I posted this, over at a Cafepharma discussion — and it is still awaitng moderation, so I set it forth, in full here:
I think this has slowly-evolved into a well-intentioned (if occasionally spirited) discussion — one that finally focuses on Schering-Plough — and not so much on me. And, that is a good thing.
So, if I might — I, too, believe the vast majority of Schering’s rank-and-file (like the rank and file, anywhere) are very decent, hard-working and honest people. I have been on record — for more than three months — with that sentiment: “The Vast-Majority of Schering employees are honest hard-working. . . .”
That is why the (lack of ethical) “tone at the top” is so unfortunate — it tars all employees with the bad-choices of a very-few, highly-placed, influential actors. But to suggest we should look the other way, simply because lower-level employees will “lose their jobs” if/when all that was hidden — is revealed — is simply illogical. If you don’t face the sunshine, you are an agent of the darkness.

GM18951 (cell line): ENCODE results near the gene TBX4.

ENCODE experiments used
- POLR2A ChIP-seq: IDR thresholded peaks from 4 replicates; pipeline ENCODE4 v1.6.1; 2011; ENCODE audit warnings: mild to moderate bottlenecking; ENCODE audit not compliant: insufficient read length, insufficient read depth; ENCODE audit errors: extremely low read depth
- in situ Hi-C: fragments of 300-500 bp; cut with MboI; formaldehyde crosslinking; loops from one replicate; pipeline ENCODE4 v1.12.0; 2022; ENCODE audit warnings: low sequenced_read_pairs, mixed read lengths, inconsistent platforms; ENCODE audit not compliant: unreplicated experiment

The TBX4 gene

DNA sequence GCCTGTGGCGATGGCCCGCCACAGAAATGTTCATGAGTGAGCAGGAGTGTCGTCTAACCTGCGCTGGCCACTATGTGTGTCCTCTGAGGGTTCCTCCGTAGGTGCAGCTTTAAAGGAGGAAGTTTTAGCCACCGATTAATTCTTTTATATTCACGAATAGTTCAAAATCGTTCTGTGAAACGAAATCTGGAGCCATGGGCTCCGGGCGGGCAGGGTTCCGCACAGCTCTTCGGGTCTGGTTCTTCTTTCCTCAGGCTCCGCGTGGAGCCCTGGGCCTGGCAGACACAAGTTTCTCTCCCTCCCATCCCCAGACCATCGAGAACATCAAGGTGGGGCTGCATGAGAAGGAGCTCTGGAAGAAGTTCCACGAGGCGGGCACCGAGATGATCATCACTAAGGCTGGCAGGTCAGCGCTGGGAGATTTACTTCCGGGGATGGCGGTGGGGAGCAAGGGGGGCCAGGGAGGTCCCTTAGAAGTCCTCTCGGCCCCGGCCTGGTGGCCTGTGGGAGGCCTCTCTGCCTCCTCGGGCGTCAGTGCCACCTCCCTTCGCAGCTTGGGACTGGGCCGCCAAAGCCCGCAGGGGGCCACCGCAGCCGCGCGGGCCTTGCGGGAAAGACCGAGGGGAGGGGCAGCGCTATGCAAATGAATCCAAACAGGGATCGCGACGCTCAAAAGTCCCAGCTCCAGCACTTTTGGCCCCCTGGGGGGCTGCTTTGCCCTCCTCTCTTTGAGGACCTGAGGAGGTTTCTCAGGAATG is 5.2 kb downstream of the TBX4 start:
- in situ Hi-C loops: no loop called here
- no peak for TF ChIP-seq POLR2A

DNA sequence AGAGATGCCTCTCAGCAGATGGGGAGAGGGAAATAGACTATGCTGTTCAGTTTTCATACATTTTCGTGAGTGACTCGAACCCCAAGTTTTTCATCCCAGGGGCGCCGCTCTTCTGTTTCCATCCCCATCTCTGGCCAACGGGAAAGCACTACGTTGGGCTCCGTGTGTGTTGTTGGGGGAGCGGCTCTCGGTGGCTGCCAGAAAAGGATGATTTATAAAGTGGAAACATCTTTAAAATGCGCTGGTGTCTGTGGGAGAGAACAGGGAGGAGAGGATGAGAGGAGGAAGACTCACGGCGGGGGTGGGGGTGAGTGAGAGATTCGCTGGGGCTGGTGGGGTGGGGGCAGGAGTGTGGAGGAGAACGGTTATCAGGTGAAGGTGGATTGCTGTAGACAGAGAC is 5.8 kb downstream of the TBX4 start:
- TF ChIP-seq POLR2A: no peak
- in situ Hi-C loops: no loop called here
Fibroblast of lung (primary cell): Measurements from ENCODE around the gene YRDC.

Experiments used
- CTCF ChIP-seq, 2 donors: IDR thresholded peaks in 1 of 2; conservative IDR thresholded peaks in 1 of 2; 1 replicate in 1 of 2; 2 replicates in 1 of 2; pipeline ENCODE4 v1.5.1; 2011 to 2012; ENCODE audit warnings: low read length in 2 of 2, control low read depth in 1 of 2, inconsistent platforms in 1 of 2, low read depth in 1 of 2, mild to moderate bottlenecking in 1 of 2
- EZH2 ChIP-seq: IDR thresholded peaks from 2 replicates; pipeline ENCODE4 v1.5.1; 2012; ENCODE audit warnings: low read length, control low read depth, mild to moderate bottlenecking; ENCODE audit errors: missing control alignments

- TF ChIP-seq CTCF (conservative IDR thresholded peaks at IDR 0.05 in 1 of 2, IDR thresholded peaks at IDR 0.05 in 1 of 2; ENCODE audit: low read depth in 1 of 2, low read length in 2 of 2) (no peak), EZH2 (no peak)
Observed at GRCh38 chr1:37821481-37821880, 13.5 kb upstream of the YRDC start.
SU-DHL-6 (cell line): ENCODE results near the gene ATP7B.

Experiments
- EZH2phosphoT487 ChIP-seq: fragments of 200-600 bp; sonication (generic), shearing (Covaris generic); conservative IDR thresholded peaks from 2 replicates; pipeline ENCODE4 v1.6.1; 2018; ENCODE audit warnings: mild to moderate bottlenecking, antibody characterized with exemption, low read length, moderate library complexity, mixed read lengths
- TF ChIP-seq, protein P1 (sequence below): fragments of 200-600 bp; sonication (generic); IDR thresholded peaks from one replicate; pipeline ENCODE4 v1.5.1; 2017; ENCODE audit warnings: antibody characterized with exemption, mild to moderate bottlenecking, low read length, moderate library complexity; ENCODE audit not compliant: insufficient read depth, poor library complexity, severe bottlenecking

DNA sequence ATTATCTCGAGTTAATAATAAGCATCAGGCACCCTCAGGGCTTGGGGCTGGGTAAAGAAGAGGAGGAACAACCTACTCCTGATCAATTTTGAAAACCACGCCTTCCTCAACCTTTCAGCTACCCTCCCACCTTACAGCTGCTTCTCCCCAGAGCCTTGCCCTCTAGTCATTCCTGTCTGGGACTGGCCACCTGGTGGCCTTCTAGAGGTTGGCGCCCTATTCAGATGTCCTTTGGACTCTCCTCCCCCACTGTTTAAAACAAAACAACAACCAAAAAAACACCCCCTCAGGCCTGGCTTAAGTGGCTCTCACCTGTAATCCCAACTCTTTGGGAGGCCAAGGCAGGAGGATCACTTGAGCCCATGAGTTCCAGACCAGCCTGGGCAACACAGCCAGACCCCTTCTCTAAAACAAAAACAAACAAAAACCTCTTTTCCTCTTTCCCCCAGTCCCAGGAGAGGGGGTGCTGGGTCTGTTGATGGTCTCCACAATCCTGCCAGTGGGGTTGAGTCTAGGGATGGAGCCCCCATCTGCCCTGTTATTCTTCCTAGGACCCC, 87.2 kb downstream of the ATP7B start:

So, lose your job — or wear an orange suit — as a “co-conspirator”, if you choose to “be a good corporate loyalist” and help cover-up the misdeeds?
You get to decide. That is the beauty of this moment in Schering’s history.
I’ll vanish again now — for a while — I’m largely off-the-grid, here on the West Coast (on other business) — until the Merck and Schering earnings calls, tomorrow morning, of course.